iLoF, the startup that already features important awards, namely being among the 150 most disruptive and innovative companies at world level in the field of digital health in 2020, is once again spotlighted at international level by the EIT Health network for its project to create a device that selects the most appropriate medication for each patient. Based on a blood sample, iLOF's technology is able to analyse multiple biological profiles and identify, for example, if a patient displays biomarkers that indicate Alzheimer, a more or less aggressive type of cancer, or if the patient is to develop acute symptoms related to Covid-19 or become asymptomatic.
The starting point to this project was Alzheimer. In 2019, the startup was selected to win an accelerator programme by EIT Health, the world leading Consortium in the health area. iLoF received two million euros to fight Alzheimer, through AI and photonics. iLoF researchers created an innovative portable finger print system that can house "digital fingerprints" of several neurodegenerative disorder, which enables rapid testing and involves minimally invasive procedures. It can be used to test brain tumour or Parkinson's, only using microliters of blood.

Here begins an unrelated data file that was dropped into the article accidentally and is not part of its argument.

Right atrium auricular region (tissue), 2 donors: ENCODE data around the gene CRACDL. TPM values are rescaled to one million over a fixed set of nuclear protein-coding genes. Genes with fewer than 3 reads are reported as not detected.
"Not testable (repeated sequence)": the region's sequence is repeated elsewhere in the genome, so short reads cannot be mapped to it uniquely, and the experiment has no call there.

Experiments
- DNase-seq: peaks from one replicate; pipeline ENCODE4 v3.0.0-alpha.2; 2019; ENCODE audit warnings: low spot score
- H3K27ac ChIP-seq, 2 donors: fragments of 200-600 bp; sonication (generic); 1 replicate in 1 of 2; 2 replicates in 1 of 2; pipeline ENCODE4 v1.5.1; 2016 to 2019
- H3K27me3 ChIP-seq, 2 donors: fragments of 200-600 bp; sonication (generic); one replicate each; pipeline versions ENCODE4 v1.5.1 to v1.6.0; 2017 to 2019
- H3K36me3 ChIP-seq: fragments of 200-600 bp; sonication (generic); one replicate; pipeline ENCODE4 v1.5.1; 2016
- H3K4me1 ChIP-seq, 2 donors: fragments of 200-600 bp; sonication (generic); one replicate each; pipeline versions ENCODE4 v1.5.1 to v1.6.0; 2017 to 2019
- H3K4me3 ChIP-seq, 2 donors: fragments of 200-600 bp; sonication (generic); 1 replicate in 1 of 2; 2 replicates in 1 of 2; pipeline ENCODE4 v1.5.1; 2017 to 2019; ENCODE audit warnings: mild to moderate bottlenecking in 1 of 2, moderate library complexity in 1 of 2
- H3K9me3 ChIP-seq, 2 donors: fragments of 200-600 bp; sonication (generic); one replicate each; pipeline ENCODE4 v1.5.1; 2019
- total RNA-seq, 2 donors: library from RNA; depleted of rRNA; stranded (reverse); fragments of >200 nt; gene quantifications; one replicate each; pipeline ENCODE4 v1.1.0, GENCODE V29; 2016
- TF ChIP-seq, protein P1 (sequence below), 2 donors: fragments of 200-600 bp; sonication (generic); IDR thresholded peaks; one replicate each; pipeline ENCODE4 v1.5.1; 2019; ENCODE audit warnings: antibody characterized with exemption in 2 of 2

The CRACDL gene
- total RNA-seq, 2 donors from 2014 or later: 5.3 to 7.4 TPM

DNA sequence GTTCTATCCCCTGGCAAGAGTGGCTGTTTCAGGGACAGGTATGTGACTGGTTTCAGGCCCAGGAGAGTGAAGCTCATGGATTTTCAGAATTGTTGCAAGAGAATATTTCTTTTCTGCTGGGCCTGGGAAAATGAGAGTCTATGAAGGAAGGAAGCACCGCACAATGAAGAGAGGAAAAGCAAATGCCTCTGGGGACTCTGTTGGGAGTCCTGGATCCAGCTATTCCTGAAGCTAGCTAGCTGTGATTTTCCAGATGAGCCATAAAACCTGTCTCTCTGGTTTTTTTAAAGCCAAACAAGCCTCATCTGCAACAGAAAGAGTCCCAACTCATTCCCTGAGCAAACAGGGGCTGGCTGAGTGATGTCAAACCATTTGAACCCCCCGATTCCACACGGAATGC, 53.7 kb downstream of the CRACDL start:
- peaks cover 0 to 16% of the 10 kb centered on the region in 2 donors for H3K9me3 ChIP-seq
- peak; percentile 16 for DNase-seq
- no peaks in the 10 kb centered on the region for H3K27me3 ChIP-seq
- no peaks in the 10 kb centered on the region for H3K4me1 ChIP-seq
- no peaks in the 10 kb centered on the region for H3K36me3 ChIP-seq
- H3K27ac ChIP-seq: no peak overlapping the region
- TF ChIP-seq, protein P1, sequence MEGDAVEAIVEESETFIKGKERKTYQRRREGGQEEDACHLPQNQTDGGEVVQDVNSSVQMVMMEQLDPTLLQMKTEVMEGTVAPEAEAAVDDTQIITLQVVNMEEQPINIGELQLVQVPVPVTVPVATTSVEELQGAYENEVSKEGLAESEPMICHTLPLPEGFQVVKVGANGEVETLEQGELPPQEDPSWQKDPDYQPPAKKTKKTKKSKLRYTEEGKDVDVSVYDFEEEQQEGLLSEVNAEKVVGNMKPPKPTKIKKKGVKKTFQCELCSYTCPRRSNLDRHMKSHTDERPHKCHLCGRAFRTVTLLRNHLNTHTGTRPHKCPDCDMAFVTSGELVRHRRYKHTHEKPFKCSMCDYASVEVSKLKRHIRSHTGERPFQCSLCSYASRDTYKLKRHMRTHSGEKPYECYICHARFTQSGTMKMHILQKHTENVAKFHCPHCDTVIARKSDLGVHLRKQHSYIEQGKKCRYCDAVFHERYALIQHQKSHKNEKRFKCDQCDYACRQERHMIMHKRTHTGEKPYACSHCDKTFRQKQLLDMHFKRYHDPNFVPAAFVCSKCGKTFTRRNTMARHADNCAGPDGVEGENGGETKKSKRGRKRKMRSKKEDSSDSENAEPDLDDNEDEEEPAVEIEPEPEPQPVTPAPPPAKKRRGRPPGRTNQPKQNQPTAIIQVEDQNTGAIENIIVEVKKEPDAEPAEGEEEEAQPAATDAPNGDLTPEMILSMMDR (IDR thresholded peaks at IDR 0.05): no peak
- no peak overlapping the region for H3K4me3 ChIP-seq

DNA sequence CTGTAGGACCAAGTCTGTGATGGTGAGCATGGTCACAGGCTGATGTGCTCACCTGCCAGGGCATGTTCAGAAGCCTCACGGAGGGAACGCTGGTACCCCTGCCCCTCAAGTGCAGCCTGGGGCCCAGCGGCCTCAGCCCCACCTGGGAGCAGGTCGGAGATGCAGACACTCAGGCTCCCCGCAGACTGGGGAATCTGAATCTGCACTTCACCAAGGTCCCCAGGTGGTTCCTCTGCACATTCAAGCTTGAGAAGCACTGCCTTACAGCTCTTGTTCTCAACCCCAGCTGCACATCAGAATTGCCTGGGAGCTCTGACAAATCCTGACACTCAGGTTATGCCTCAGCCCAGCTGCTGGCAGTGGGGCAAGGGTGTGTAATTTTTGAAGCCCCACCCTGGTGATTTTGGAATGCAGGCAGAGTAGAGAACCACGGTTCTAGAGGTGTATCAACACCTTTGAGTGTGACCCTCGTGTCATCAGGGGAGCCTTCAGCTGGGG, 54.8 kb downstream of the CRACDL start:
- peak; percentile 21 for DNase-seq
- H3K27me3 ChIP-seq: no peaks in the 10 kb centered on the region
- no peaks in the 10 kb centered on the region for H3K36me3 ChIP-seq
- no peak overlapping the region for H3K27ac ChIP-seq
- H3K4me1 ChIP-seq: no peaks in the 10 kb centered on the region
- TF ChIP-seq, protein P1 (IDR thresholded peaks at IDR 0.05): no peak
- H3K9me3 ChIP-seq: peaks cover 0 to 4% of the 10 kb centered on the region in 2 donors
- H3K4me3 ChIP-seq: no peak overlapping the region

Luís Valente, iLoF’s cofounder, stated to Expresso last year “that a drug that only works on 20% of patients and not on the reaming 80% will no enter the market”; in turn, Joana Paiva, iLoF’s cofounder stated that "we want our device and algorithm to help choose the most suitable drug, according to physiology“.
And this is where AI and photonics come into play, as this technology helps validate the efficiency of using a certain drug in each patient. The procedure only takes a few minutes and can be performed by a nurse, using the Internet and anonymously running the sample through an algorithm provide by iLoF.
The positive results in the Alzheimer condition, led the research towards strokes and cancer pathologies. The startup also believes that the same techniques used with the screening of Alzheimer patients with different pathologies, including patients diagnosed with Covid-19, which enables to get to know the effect of the virus in each person and rapidly assess the best drug and personalise therapies.
“To predict the evolution of the infection may be adamant to perceiving if that person can or cannot be treated at home. Which means that this tool may be useful when it comes to managing resources in a hospital”, affirms Luís Valente.
Last year, iLoF - Intelligent Lab on Fiber, a spin-off born in INESC TEC and now incubated at the Faculty of Medicine of the University of Porto, was granted 2 million euros worth of support in the framework of Wild Card, an EIT Health Flush Programme, and the world's largest consortium in the health area for disruptive projects in this field.